When you think about driving through the picturesque towns of New England, you probably conjure up images of white steepled churches and Colonial homes. You will find plenty of both here, but the options for housing styles run the gamut from contemporaries to Cape Cod cottages to antique farmhouses and ranches.
Here is a sampling of property types in New England today:
Ranch Houses – Today’s ranch home had its true hey-day in the 1950s and 60s with large developments of the sleek one-level homes occupying entire developments within newly emerging suburbia. Ranches offer the convenience of one-floor living with or without basements. While these style houses fell out of favor for a time, they are gaining in popularity as baby boomers age and young families seek their first homes. In Massachusetts alone, nearly 20 percent of the properties currently for sale are listed as ranch-style.
The split entry ranch differs from a straight one-level home in that the entry into the house is between floors. The lower level is usually a finished basement made into a family room and the first floor contains all living areas. A front-to-back split has a small kitchen and living room on the first floor, with several steps down to a finished basement and several steps up to the bedroom level. These are popular with parents who wish to be near their children as they sleep and yet far enough away to have some privacy.
The raised ranch includes a basement on the lower level and a longer flight of stairs up to the living area of the home. The front door of these homes is usually located at the bottom of the stairs on the lower level. They generally have a living room to the right of the stairs, three bedrooms to the left and a kitchen with dining area adjacent to the living room.
Bungalows — These homes are a good choice for first-time buyers because of their affordability. They are usually one level but may be one and a half stories high with wide, low roofs and eaves that overhang. The rooms generally surround a central living room or parlor. They often have spacious porches and almost always have prominent center fireplaces with stone chimneys.
Colonials — The styles of Colonial homes are as varied as their predominance on the landscape of New England. The original Colonial houses were made with shingles, although most have been replaced with clapboards. They were built without porches and in most cases faced south to combat the cold New England winters. They have gable roofs and their interior designs are very symmetrical with the second story generally having the same amount of floor space and rooms as the first level. The early Colonials homes are rectangular in shape and have a center chimney.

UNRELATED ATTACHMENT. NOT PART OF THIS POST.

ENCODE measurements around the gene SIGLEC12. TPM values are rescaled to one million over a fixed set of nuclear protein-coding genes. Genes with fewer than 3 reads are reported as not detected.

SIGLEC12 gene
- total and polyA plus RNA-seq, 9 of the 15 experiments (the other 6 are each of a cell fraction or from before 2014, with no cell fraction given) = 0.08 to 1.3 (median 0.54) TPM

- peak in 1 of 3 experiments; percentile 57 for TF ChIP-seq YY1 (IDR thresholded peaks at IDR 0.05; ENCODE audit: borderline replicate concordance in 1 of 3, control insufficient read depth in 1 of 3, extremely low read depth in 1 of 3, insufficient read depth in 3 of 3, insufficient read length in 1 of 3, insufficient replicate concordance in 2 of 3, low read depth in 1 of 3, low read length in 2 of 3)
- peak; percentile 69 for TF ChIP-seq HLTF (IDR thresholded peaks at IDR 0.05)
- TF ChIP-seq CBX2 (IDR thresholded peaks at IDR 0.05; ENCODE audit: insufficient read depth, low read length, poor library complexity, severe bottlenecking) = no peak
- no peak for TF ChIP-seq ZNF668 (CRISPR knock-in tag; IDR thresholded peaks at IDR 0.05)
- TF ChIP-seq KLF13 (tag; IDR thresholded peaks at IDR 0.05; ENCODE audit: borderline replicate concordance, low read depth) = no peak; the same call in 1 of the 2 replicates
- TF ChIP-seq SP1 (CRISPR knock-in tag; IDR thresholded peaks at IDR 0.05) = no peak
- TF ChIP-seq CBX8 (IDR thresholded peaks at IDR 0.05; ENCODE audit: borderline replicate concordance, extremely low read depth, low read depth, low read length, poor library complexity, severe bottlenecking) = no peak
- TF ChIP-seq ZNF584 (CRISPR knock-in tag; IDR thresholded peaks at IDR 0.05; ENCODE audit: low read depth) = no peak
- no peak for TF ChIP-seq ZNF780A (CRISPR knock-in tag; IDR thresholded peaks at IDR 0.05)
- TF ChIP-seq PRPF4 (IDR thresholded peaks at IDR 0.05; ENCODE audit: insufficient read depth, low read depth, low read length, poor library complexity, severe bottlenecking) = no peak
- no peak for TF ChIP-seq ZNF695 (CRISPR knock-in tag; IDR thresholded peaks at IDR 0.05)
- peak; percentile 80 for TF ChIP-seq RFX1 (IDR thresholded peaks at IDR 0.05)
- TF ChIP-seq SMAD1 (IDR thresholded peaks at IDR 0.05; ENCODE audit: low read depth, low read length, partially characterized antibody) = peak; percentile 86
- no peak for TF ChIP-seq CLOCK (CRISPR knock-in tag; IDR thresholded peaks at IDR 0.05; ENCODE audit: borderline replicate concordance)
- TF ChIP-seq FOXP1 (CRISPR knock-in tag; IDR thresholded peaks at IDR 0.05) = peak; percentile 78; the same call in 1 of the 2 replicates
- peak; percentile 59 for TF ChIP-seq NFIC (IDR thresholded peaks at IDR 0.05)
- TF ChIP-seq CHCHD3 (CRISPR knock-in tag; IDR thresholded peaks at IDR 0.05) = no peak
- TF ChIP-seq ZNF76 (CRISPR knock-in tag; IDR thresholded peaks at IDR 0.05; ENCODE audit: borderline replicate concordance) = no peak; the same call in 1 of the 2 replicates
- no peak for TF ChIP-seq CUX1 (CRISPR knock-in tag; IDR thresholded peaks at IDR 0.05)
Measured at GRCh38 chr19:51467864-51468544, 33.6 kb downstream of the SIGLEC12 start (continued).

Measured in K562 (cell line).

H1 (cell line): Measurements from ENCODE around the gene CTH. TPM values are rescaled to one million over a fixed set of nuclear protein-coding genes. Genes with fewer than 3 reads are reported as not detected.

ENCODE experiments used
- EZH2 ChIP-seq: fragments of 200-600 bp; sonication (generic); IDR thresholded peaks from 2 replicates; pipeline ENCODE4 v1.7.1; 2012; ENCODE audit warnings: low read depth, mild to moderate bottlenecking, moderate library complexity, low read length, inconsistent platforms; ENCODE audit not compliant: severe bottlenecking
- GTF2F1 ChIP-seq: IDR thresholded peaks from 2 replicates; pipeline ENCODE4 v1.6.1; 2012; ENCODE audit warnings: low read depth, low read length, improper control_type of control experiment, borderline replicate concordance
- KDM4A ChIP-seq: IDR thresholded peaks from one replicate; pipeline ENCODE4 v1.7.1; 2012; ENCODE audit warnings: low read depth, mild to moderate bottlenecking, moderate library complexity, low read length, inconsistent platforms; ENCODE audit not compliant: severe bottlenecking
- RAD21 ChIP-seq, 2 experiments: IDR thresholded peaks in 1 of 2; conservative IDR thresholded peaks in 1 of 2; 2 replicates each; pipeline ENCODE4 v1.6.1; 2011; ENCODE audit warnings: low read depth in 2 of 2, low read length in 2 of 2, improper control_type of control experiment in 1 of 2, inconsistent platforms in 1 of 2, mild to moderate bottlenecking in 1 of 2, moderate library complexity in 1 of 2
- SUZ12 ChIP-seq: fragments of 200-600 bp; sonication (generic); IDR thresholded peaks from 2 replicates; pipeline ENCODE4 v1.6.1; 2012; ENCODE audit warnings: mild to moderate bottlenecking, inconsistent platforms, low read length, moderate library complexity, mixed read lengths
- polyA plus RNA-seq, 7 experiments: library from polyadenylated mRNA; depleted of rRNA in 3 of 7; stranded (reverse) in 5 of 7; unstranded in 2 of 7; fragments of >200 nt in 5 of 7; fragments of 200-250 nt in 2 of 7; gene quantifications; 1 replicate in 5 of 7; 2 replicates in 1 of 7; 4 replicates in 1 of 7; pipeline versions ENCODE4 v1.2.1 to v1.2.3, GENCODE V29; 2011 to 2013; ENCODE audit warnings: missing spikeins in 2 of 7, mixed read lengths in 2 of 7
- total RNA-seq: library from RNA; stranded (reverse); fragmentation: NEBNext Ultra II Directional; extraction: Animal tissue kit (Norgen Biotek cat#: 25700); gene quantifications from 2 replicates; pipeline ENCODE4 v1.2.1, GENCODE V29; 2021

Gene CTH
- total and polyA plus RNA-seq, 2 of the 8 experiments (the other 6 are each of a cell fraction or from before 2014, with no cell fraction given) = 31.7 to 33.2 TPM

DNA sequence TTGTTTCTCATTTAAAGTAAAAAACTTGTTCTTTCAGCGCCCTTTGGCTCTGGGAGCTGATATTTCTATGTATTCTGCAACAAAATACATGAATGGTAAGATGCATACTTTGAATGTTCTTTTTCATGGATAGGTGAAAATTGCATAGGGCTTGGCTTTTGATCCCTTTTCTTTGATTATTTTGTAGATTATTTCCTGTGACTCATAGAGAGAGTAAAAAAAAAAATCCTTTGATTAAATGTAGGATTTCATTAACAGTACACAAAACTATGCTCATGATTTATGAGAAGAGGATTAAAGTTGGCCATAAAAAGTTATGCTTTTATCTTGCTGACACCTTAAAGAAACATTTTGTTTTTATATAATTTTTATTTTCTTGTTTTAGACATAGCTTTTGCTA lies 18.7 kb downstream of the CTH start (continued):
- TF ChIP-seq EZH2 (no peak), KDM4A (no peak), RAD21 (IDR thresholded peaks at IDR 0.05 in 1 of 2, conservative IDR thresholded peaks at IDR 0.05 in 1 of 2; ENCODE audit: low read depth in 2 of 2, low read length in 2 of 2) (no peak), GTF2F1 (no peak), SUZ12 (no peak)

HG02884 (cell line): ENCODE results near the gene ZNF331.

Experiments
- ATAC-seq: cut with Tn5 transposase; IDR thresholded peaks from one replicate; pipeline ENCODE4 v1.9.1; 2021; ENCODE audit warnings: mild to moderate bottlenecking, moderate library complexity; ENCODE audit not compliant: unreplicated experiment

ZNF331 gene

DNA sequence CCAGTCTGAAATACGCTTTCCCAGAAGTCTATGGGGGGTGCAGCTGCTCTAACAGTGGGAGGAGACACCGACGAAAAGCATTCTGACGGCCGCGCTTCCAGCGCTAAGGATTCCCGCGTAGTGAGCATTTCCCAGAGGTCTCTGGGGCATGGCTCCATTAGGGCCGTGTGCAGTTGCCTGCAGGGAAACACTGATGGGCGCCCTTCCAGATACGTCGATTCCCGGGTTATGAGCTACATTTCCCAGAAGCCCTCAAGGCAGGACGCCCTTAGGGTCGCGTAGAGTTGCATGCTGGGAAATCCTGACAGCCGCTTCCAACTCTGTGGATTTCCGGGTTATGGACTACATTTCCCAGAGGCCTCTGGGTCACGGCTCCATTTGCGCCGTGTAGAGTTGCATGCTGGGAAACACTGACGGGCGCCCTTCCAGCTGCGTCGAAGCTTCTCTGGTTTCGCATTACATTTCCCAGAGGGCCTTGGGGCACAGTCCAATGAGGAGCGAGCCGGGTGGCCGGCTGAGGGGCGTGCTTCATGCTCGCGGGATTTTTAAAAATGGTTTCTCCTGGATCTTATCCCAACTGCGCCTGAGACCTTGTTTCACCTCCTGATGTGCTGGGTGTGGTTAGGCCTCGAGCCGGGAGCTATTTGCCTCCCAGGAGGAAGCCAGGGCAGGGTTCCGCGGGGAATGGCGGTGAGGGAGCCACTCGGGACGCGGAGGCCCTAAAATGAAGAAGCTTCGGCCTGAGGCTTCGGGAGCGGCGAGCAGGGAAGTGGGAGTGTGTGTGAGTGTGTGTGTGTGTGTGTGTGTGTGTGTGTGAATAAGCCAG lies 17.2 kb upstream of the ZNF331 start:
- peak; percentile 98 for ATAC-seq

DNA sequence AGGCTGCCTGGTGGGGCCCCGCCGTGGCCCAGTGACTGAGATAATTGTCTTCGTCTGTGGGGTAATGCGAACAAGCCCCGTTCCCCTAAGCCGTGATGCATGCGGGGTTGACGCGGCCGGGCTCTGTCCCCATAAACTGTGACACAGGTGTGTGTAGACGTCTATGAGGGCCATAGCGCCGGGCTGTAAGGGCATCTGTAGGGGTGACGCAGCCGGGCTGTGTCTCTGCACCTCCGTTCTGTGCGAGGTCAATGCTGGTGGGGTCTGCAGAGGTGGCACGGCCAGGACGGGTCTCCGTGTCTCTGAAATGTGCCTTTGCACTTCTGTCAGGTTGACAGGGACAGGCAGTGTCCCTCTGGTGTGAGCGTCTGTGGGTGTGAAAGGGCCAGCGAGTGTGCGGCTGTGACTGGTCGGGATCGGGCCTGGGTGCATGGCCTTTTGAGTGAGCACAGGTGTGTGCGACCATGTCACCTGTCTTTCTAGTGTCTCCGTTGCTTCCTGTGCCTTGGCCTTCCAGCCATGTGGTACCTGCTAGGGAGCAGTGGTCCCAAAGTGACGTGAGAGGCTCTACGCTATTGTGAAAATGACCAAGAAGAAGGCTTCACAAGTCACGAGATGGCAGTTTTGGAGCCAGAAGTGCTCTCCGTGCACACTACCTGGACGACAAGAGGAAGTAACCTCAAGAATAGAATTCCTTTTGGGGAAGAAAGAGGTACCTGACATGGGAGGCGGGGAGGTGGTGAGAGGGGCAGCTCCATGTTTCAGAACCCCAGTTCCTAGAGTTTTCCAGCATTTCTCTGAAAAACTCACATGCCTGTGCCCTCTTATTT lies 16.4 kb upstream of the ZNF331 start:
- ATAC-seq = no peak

Garrison Colonials were very popular from the seventeenth century until the early 1970s, but not many are built today. They differ from their straight front cousins in that the second story juts out over the first. They have a chimney on one end of the house instead of the center and are good choices for people who are looking to move up to a second home with more space but cannot yet afford their dream house.
Dutch Colonials have a gambrel roof that slopes down over both sides of the home. Like the garrisons, the chimneys are usually on an end of the roof not in the center. Many of the Dutch Colonials have small bedrooms, but what they lack in space they more than make up for in old-world character and charm. The dining rooms are usually ample sized and the living rooms are long, but can be narrow. There is generally a nice size portico area inside the front door with a second window-paned inside door leading to the home’s interior.
Still another variation on the Colonial style – the Saltbox continues to be very popular today in new construction and in existing homes. These houses are set up like traditional Colonials but they have a characteristic sloping roof on the side, which is a striking architectural feature.
Cape Cod Homes — This property style originated in the New England in the mid-1600s. Cape houses are still built today and are among the most popular choices of home buyers seeking a home that truly has a cozy, old world feel to it. Capes generally have a center chimney and are 1 ½ or two stories high with a master bedroom on the first floor and two other bedrooms upstairs. The larger Cape style homes of today often have three bedrooms up with a living room, dining room, kitchen and den on the first floor. Basements are often partially or fully finished. Some Capes are built with dormers or gambrel roofs to provide more headroom in the bedrooms.
Whether you’re looking for a traditional antique farmhouse with its rocking chair porch, high ceilings, built in cabinets, pantries, and wide plank flooring, or all the modern charms of a newly constructed luxury estate with media rooms, gourmet kitchens and spacious master suites, you will find it in New England. Visit jackconway.com today and choose your style.